Do you know why it's for sale?
    Naleans is a factory for great sailors!
     
  6. Stumble
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    Stumble Senior Member

    Fins, on the lake can be brutal! I think we have Fin nationals next year, and we already have some contenders practicing on the lake getting ready for it. Something about needing to drink more beer, do more sit ups, and prepare to keep up with the local crews when it comes to partying.

    DZ was bought by a friend of mine as a race boat to match his Columbia 50. But to take DZ out just takes more work (stepping and unstepping the keel every time), than he was willing to put in every week. This of course led to evaporating crew... So he bought a Martin 243 instead and has been racing that. I can tell you other than new sails DZ is really ready to go play. The owner doesn't believe in defered maintenance (he also owns a push boat company on the mississippi river).
     
  7. Doug Lord
    Joined: May 2009
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    Doug Lord Flight Ready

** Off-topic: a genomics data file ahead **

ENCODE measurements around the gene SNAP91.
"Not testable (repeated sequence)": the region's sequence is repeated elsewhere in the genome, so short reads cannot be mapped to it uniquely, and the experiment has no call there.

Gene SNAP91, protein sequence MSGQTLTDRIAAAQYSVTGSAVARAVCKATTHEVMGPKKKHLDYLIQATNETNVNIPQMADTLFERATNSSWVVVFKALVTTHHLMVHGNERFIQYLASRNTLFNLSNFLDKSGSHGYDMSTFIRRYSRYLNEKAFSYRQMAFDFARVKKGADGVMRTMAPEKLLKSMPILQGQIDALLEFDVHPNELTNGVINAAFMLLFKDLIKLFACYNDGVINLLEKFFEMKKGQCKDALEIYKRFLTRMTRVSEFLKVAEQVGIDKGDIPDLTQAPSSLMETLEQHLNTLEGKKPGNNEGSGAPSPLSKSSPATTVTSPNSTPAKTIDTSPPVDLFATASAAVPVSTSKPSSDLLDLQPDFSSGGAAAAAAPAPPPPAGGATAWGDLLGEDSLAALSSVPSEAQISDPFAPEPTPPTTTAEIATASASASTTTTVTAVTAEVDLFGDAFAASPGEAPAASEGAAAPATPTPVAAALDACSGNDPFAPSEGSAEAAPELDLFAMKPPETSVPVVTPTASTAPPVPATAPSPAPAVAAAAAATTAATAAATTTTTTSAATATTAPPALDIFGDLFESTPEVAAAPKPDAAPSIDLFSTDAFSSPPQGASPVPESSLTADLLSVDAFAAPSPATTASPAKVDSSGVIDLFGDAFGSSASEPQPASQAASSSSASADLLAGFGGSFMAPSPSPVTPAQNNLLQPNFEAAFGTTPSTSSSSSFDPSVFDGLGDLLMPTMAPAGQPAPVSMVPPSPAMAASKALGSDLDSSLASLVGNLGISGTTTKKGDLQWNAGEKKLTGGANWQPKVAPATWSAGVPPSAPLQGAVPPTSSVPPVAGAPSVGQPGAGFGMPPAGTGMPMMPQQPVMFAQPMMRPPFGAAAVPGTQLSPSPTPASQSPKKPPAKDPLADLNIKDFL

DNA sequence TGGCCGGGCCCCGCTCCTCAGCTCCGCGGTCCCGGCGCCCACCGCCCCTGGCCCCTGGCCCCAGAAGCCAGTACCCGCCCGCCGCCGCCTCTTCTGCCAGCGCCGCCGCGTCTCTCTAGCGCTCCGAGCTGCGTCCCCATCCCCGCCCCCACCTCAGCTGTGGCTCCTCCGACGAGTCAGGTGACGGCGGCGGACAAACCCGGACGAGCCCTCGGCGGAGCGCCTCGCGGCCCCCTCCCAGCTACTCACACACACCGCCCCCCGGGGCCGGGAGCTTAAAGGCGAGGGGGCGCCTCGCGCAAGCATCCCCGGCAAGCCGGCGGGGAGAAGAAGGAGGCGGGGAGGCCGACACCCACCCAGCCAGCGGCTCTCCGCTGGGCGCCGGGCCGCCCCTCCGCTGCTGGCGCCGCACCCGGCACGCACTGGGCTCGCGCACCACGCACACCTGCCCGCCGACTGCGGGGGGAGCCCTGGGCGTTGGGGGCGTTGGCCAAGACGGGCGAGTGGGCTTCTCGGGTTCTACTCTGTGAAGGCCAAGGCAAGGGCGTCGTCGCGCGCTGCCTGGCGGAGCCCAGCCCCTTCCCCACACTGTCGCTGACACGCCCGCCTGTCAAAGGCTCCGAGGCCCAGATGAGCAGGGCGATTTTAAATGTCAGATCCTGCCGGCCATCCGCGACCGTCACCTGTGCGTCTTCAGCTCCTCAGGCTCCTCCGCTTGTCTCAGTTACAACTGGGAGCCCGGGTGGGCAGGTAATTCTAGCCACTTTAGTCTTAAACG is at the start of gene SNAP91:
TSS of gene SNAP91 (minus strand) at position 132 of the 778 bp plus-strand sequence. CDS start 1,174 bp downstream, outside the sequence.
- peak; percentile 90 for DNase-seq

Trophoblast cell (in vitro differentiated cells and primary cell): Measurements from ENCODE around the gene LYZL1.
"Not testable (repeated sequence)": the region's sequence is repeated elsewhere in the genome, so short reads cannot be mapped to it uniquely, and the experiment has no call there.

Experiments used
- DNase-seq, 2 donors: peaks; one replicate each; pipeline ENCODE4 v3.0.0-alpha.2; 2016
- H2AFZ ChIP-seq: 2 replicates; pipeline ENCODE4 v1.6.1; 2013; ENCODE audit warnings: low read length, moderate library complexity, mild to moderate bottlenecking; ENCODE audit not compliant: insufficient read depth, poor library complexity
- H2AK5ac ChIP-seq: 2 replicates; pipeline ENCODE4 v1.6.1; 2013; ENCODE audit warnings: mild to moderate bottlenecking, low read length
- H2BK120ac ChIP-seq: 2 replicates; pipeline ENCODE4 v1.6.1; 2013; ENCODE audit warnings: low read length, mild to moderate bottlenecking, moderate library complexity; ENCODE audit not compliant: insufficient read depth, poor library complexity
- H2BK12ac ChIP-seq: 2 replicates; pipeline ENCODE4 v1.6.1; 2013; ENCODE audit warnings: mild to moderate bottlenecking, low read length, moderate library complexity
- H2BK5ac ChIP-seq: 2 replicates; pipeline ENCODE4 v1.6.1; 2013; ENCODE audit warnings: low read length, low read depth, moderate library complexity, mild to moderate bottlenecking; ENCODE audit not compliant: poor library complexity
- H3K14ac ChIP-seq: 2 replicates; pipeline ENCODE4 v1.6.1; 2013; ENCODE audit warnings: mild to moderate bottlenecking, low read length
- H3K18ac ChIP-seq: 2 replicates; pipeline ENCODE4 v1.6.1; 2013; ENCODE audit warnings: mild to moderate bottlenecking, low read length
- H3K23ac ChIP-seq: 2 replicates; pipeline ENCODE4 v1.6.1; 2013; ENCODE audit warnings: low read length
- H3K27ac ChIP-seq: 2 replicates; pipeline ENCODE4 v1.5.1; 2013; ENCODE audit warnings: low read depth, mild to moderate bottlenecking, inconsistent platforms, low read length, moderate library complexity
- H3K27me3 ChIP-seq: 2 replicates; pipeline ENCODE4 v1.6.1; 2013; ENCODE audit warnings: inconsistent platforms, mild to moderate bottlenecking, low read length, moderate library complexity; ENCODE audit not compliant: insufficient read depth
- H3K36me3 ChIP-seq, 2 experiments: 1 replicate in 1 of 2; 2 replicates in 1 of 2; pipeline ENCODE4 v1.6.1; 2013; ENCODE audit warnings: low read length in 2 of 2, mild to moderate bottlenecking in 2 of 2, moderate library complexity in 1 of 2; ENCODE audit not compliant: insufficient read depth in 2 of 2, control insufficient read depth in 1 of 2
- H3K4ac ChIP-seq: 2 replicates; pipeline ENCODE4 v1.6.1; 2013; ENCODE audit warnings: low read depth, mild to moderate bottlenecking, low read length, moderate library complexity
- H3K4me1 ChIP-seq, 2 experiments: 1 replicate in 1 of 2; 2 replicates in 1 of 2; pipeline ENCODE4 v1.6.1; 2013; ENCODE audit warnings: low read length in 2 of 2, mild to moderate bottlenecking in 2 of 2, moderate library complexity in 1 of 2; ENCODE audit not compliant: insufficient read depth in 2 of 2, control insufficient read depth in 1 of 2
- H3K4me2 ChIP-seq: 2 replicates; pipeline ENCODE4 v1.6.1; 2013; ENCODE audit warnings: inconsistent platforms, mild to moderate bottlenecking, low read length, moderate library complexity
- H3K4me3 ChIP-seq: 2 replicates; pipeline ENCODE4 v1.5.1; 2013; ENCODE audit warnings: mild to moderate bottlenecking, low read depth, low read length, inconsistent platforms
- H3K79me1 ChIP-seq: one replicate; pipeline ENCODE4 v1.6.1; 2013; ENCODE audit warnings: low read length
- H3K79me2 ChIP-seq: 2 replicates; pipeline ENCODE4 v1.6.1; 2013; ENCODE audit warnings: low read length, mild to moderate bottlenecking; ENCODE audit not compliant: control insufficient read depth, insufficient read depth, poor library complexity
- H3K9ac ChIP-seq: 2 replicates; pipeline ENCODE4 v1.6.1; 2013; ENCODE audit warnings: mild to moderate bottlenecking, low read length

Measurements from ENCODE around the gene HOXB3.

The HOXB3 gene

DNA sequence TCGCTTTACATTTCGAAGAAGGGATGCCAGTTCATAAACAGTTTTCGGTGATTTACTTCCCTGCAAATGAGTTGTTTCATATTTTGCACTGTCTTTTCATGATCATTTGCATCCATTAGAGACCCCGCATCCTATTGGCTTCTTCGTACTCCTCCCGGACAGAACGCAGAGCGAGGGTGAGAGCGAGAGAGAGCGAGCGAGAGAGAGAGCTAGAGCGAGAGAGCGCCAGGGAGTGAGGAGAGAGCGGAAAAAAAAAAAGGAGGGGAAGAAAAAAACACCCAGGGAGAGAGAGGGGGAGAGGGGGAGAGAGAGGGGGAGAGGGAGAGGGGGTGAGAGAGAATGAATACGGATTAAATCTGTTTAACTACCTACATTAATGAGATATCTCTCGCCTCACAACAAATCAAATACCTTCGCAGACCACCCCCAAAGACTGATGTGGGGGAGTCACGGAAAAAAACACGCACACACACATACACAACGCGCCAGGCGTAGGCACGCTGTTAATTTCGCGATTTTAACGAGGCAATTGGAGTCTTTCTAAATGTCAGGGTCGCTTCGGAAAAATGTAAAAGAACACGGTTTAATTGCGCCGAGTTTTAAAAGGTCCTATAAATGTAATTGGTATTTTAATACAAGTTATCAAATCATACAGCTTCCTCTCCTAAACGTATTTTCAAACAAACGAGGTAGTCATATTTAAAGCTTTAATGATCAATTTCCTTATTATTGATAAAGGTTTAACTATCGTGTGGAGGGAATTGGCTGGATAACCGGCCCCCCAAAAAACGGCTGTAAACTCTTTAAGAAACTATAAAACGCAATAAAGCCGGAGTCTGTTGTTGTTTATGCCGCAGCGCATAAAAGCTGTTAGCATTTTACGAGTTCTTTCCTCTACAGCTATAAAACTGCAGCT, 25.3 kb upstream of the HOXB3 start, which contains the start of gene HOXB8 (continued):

Foiling Keelboat: 30---Veal Heel

    There are some who would like to use a foiler configuration like Hydroptere to create a foiling keelboat-this is to help in that discussion. The rationale here is not the only reason a bi-foiler configuration is better but it is the primary one:
    -----

    One of the MOST important reasons a bi-foiler(just two lifting foils) is so important for a keelboat foiler is because it is the only foiler configuration capable of Veal Heel.
    Veal Heel is a technique developed in the Moth class where a foiler can be sailed with up to 30 degrees of windward heel. It is the only form of windward heel where the CG of the hull physically moves to windward along with the crew, rig and on a foiling keelboat, the ballast.
    No other foiler configuration allows Veal Heel. See the numbers on Version One and Version Two for the proportion of total Righting Moment that is due to Veal Heel. The following is a summary:

    Version One--41.3% of total RM is due to Veal Heel.

    Version Two-- 40.2% of total RM is due to Veal Heal.

    Those numbers are extremely significant because if you didn't have 40+ % of the RM you couldn't carry the 680 sq.ft. required for early takeoff which translates to 83 sq.ft. of Sail Area per sq.ft. of main foil area which is a Sail Area to wetted surface ratio for foilers. Further, you wouldn't have the power(RM) to carry that SA in more than 1lb per sq.ft. pressure!